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The MJ vs. LeBron debate is one of the most polarized conversations in all of sports, but Shaq offered a path for King James to become the G.O.A.T.
“We look at stats,” Shaq said. “He already passed Kobe and Jordan in points…he’s going to creep on Kareem [Abdul-Jabbar] too. I think he’s looking to pass Kareem.”
O’Neal mentioned that stats matter, but he eventually navigates the conversation towards winning.
“I think LeBron is looking to tie Kobe and tie Jordan with championships,” Shaq said. “If he tied Mike, I think people will probably lean a little bit more towards LeBron being the best player in the world.”
LeBron is just coming off his fourth championship and third title as MVP with a different team (a feat no other player has accomplished). With that considered, it seems unfair to settle the G.O.A.T conversation based off of winning. After all, this is a team sport with 14 other players on any given roster.
Yes, Jordan and LeBron are expected to elevate their teammates, but there are way too many other factors to consider.
What Shaq is ignoring
In LeBron’s case specifically, he was drafted at 18-years-old and asked to turn a laughing-stock Cleveland Cavaliers organization into a winner. Jordan was also drafted to an underwhelming Bulls franchise, with a major difference maker to prepare him for the task.
He was coached by Dean Smith at North Carolina.
While Jordan spent his late-teens with his hands on his knees as a Tarheel developing, LeBron was in the huddle with coach Paul Silas, who had a career .442 W-L record.
One thing LeBron did that bothered most fans of the NBA is that he used free agency to his advantage. Jordan spent his early years losing with inferior teammates, so his front office could eventually bring Pippen and and Rodman aboard naturally. The aftermath of this patience was that he was more determined to make it work where he was drafted, rather than skipping town to join the Bad Boy Pistons or join forces with Barkley in Phoenix.
That’s a fair criticism for LeBron to embrace, but I think it’s also necessary to address how long James offered Cleveland to improve their roster around him. Before the four-time MVP joined the Heatles in Miami, he played seven full season in Cleveland and Cavs owner Dan Gilbert did nothing with that time.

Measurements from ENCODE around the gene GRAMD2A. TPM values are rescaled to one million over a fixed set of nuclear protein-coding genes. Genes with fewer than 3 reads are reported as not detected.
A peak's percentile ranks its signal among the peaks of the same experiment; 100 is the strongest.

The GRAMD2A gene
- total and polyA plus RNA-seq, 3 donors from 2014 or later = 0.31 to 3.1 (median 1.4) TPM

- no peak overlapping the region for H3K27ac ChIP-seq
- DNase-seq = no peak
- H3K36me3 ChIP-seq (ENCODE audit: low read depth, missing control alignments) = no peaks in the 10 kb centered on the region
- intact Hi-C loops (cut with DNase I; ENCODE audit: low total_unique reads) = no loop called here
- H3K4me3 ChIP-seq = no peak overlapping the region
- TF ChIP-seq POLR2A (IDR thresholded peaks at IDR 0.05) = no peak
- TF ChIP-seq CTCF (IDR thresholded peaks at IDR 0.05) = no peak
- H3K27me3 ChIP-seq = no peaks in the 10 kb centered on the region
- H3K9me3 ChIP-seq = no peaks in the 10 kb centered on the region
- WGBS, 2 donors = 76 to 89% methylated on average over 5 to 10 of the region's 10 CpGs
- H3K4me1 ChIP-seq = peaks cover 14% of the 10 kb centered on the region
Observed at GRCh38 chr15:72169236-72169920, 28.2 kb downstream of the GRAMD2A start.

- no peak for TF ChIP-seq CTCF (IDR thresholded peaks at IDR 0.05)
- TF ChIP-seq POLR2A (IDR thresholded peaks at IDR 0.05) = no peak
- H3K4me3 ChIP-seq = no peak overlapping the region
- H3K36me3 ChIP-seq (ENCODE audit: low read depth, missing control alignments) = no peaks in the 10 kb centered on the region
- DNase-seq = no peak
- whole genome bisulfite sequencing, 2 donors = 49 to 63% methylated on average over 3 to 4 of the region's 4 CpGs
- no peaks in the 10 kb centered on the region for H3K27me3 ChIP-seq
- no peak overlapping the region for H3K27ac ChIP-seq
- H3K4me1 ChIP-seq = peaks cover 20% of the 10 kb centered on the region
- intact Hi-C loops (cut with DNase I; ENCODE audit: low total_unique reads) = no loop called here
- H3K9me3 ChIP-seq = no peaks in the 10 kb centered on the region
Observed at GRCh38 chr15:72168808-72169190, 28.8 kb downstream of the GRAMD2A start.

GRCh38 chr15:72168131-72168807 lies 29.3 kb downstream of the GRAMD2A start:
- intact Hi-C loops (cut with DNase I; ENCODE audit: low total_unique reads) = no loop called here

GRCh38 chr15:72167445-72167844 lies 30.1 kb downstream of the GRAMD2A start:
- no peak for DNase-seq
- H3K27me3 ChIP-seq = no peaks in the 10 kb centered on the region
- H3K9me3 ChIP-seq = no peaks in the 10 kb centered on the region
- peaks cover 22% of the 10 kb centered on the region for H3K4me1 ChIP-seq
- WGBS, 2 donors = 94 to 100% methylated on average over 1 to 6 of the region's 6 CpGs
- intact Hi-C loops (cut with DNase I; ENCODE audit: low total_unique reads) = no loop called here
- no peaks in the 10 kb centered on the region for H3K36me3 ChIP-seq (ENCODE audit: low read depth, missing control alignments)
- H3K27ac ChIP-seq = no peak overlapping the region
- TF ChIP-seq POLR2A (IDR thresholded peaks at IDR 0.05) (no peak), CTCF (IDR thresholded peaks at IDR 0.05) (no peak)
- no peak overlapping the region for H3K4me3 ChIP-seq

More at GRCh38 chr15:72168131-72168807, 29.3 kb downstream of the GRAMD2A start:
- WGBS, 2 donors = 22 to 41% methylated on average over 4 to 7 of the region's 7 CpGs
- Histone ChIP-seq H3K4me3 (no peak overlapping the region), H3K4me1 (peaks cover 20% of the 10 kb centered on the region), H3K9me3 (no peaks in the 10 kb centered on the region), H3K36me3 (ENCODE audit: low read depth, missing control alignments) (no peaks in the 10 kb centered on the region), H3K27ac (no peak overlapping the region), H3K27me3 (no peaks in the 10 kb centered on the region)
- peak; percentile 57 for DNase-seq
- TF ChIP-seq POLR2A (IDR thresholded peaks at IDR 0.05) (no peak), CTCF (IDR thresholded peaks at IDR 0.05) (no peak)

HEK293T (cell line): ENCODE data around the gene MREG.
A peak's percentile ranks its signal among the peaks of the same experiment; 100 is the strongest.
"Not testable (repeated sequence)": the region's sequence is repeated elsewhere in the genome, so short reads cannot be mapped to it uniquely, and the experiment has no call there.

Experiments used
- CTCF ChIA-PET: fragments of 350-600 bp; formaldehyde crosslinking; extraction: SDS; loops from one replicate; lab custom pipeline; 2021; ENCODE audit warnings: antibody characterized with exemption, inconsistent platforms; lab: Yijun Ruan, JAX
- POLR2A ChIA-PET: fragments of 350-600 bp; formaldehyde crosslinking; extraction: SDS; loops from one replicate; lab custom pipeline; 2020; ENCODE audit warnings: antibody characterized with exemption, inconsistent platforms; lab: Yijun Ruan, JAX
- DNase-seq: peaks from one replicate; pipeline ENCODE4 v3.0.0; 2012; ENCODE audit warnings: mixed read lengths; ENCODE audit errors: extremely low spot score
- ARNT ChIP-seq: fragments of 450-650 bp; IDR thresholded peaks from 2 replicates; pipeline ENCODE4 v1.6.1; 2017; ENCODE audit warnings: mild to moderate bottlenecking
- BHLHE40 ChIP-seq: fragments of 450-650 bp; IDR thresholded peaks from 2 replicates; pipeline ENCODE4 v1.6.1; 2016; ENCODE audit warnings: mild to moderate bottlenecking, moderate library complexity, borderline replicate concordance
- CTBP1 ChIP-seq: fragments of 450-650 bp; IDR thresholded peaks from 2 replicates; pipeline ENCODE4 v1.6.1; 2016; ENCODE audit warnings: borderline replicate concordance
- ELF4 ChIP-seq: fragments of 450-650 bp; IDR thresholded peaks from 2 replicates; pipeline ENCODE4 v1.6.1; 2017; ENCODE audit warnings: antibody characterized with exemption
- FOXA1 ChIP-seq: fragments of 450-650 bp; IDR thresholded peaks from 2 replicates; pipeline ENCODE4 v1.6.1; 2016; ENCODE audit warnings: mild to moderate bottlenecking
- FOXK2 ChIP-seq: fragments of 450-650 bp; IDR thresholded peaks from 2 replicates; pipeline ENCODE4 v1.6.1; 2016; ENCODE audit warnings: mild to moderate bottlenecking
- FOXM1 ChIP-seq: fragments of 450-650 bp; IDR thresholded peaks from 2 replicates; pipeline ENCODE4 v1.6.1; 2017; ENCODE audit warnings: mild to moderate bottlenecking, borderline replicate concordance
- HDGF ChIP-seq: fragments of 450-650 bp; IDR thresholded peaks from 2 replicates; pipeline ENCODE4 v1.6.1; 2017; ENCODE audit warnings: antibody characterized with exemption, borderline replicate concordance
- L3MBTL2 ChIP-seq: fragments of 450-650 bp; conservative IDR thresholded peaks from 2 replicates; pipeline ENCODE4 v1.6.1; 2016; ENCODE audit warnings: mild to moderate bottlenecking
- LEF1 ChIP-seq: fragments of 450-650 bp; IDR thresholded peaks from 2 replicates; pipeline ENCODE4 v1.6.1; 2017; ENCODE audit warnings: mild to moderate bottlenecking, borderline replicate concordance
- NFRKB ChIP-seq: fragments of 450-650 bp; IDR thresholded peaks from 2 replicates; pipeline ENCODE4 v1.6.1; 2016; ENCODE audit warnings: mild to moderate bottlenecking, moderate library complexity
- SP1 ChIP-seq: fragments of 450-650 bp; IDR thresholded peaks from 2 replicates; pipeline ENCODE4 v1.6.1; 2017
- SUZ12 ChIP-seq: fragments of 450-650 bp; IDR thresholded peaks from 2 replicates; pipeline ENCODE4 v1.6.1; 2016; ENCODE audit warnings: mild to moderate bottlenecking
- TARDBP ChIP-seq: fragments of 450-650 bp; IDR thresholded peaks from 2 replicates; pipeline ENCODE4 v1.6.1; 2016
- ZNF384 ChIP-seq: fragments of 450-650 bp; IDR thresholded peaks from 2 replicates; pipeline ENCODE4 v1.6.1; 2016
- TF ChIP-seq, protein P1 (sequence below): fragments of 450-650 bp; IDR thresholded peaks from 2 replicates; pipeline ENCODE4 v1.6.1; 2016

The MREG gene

Proof of that? Antawn Jamison was the best player that Gilbert ever brought in as a sidekick and no one ever made an All-Star team as LeBron’s teammate during his first tenure with the team. That’s objectively embarrassing for a pass-first all-time great player like LeBron to never be rewarded with an All-Star teammate. He’s, by design, the style of player that would encourage his teammates (any scorer, really) to elevate their game to becoming an All-Star.
So, would Michael have left?
Seven brutal years of teammates and LeBron finally had enough. A choice Michael Jordan was never forced to make. What if Scottie Pippen, Dennis Rodman, Steve Kerr, or Horace Grant never came? Would MJ have sat around in Chicago and watched the Cavs and Suns beat him down well into his 30’s?
If we’re being honest, probably not. And we should never have asked LeBron to do that, either.
Shaq is implying that LeBron has to both become the all-time leading scorer and win at the same clip as Jordan. O’Neal should know better than anyone of the impact teammates like “big shot Rob” Horry or Derek Fisher have on opportunities to cash-in NBA championships. It’s not all about the best players on the roster the way his “path” for James implies.
LeBron, barring injury, is likely to pass Kareem as the all-time leading scorer. But what about winning? Who knows if LeBron and his teammates put together a performance solid enough to defeat whoever’s on their plate? What we should be more focused on is that winning shouldn’t separate one great player from another.
In a previous article, I’ve made the claim that Allen Iverson was a better basketball player than Kyrie Irving. I feel most fans of the NBA would agree with that statement, but according to Shaq’s criteria, Irving is more “accomplished”, so he’s the better player.
If you believe Michael Jordan was a better basketball player than LeBron, make it about MJ’s mid-range game and on-ball defense, not Steve Kerr’s ability to help him win an end-of-the-season tournament. LeBron’s argument will always be that his point guard abilities combined with eventually being the leading scorer all-time is a combination no one could match.
The LeBron-MJ debate will never be satisfying, so let’s try and enjoy both players, instead. Thanks for re-opening the wound, Shaq.